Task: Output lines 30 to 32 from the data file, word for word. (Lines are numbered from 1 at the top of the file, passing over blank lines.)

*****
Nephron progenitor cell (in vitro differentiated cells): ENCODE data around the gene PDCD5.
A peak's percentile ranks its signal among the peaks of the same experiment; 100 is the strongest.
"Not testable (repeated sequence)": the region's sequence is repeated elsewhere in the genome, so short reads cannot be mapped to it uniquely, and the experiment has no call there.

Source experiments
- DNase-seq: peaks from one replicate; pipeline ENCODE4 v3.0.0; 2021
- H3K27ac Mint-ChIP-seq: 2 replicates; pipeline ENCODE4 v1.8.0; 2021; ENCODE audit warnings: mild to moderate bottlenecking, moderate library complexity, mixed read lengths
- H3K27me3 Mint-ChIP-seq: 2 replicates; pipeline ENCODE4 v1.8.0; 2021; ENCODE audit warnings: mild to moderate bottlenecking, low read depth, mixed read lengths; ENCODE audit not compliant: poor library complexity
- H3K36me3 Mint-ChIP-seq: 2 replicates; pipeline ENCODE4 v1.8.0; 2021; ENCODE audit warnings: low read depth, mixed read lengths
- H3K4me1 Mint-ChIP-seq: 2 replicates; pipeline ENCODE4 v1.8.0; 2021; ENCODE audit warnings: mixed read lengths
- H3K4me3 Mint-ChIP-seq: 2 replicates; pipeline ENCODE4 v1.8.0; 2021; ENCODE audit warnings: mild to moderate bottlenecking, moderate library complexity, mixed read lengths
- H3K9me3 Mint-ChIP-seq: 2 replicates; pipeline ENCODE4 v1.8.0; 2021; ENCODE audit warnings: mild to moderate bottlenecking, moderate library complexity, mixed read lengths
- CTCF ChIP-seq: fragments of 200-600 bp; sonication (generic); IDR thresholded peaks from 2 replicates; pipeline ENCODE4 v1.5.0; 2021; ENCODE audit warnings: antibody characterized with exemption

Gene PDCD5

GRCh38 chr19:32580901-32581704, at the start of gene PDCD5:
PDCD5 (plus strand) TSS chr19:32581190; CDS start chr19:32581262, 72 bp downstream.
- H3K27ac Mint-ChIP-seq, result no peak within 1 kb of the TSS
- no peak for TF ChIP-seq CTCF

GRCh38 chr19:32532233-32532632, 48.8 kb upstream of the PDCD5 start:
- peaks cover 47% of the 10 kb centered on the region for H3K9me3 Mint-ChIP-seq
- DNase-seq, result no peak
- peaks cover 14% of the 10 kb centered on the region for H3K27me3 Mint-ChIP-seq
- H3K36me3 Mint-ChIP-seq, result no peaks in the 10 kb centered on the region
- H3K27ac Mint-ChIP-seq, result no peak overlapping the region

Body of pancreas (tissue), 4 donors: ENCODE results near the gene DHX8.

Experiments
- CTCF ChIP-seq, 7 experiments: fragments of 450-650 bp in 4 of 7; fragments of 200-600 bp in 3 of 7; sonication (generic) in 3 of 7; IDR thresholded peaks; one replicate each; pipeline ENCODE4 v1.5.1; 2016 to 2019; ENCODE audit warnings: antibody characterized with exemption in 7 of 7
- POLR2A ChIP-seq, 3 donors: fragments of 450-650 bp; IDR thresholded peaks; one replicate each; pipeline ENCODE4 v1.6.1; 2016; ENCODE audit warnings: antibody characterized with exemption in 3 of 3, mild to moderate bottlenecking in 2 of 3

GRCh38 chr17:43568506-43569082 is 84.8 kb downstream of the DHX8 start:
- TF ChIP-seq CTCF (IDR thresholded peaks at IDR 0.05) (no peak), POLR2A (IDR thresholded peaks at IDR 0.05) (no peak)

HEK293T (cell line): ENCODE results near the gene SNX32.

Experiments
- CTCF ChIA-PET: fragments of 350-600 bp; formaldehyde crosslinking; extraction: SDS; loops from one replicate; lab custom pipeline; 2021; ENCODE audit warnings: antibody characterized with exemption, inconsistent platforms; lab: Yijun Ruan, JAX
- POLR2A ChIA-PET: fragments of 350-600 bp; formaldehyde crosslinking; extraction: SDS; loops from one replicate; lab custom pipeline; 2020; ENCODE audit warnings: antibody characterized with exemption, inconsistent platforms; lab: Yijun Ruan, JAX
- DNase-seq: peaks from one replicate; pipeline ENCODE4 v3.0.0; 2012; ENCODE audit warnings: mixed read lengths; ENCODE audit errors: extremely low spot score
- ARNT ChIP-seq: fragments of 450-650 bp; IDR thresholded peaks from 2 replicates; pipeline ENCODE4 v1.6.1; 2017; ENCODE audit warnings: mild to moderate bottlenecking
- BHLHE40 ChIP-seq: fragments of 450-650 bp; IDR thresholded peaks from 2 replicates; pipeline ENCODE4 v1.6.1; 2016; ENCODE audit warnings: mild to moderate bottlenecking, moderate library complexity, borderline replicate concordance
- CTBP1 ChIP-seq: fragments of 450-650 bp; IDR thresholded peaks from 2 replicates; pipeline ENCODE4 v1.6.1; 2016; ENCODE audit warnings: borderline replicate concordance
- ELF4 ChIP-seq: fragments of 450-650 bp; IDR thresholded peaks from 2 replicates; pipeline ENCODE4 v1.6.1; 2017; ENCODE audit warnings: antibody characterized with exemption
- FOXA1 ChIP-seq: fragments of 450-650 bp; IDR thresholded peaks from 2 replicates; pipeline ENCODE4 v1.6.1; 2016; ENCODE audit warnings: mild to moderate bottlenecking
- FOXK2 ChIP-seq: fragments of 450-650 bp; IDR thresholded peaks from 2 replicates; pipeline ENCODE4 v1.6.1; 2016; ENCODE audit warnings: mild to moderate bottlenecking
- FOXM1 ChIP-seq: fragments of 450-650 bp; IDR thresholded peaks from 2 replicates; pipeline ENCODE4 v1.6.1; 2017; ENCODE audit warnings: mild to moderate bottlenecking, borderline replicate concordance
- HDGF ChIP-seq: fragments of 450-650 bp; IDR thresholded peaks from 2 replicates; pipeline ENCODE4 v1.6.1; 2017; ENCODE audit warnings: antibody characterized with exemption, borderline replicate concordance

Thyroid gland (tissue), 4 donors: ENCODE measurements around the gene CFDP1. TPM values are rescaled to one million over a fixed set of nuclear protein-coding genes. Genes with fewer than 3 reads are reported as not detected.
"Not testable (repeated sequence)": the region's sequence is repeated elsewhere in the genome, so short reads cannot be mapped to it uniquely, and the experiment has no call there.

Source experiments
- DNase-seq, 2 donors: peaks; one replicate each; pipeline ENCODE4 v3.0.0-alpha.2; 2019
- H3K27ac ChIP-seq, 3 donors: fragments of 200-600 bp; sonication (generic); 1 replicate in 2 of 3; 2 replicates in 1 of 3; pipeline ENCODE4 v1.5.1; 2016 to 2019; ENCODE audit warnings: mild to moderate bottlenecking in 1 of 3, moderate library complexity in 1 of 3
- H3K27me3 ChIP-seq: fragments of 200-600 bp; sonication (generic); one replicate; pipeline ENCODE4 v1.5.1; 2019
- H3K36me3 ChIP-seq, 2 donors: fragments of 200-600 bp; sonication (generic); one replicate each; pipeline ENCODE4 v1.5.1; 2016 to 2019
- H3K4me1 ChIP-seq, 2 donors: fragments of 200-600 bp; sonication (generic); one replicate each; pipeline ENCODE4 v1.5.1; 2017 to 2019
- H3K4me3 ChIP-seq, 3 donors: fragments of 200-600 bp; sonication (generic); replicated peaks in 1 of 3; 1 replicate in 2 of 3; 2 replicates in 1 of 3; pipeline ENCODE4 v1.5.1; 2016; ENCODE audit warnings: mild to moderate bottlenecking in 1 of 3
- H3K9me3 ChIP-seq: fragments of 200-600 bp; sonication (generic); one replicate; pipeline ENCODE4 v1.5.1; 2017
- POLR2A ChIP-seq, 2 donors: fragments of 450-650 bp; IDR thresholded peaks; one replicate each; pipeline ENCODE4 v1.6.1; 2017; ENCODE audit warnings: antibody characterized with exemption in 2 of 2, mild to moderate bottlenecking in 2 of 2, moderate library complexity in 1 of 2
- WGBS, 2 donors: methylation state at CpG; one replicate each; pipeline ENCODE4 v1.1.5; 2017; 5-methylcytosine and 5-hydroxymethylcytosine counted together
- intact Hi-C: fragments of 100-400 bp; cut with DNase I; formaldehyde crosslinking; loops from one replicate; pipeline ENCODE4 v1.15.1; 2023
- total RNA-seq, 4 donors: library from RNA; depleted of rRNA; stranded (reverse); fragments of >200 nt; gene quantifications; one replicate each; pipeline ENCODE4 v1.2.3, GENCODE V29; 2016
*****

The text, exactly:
HEK293T (cell line): ENCODE results near the gene SNX32.

Experiments
- CTCF ChIA-PET: fragments of 350-600 bp; formaldehyde crosslinking; extraction: SDS; loops from one replicate; lab custom pipeline; 2021; ENCODE audit warnings: antibody characterized with exemption, inconsistent platforms; lab: Yijun Ruan, JAX